A Japanese funded programme to help resettle displaced people and refugees returning home in northern Somalia this week made major advances as the authorities agreed to set aside land for thousands of destitute people.
The municipalities of Hargeisa in Somaliland, and Gorowe in Puntland, have agreed to UN-HABITAT proposals on resettlement sites. A beneficiaries committee has been established in Hargeisa to help coordinate the development of infrastructure ranging from new homes, to schools, markets and water supplies with UN-HABITAT, UNHCR, UNDP and other international agencies. In Puntland progress has also reached advanced stage.
On 11 March 2005, the Government of Japan pledged US$ 1,895,200 for Internally Displaced People (IDPs) and Returnees in Somalia under a UN-HABITAT programme designed to improve the living conditions, security of tenure and economic opportunities of IDPs and returnees urgently requiring assistance in both districts.
A total of 680 families are the direct beneficiaries of low-cost housing units. They include an estimated 2,720 children and 680 women. These households will also benefit from awareness raising and training in hygiene, sanitation, rainwater harvesting, etc.
Approximately 400 people will receive practical training in construction, quarrying and brick-making techniques, and 80 community leaders will be trained in Community Action Planning. The project also aims to help 30 municipal staff in various departments (planning, land management, finance, engineering, sanitation, water, public health) receive hands-on capacity building assistance as construction gets underway.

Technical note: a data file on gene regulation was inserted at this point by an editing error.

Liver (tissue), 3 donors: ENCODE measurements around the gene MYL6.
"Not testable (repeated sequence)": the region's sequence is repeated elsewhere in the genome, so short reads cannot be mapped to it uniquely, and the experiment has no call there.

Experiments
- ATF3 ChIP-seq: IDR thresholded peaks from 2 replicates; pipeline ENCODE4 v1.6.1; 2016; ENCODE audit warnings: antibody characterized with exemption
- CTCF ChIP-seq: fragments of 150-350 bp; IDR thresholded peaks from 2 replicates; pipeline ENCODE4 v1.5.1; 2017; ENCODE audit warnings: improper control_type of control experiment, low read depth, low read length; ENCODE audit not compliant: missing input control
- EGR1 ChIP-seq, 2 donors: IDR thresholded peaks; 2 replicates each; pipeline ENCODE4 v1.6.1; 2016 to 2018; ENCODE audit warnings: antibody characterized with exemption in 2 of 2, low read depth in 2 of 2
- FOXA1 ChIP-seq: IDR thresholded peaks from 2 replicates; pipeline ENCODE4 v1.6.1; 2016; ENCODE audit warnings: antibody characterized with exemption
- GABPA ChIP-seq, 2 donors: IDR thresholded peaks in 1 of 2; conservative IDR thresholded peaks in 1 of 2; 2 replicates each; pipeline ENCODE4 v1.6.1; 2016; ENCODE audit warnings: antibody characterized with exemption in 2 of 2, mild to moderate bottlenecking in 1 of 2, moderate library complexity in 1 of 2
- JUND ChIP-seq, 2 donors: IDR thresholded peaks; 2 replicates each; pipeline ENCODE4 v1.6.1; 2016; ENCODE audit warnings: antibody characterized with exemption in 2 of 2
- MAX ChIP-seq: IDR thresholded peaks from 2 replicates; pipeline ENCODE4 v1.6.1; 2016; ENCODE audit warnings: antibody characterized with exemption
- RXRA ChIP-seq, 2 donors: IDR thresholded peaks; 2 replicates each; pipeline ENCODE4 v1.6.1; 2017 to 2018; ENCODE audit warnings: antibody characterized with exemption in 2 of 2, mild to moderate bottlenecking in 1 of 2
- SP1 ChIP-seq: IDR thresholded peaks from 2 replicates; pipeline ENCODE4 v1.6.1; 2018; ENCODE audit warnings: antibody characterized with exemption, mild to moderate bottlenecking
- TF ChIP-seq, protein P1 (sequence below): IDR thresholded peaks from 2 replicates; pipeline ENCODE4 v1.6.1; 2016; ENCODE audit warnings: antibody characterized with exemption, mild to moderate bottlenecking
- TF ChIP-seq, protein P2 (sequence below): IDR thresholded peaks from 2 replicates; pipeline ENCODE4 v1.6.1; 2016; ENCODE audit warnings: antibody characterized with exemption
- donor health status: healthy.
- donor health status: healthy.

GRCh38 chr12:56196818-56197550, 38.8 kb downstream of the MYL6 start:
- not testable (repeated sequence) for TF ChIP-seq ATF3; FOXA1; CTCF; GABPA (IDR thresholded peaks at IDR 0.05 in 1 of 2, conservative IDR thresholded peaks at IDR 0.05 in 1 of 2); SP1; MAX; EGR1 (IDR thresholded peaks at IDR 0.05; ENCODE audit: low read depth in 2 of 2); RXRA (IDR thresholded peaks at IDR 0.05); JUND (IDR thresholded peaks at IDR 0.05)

Indirect beneficiaries include the entire IDP/Returnee community in Hargeisa and Garowe, the urban residents in the vicinity of the improved resettlement areas, local authorities, entrepreneurs in the construction sector and the wider local business community.
UN-HABITAT has been actively supporting the development of urban governance, urban management and the upgrading of urban services an infrastructure, for more than a decade in Somalia. The new programme is being implemented within the framework of UN-HABITAT’s Somalia Urban Development Programme co-funded by the European Union, and UNDP Somalia.
After many years of civil conflict, countless thousands of people fled to the main cities and towns of Somalia, and local authorities have found themselves unable to provide suitable land, financial resources and basic services to support these vulnerable groups. This has left the IDP and returnees with no other option than to settle on public land, without access to adequate water supplies, sanitation and job opportunities. This situation is a threat to the fragile peace process and the general stability of the region. The destitution of people coming home in Somalia from as far afield as Ethiopia requires urgent attention of the international community because their numbers are growing daily.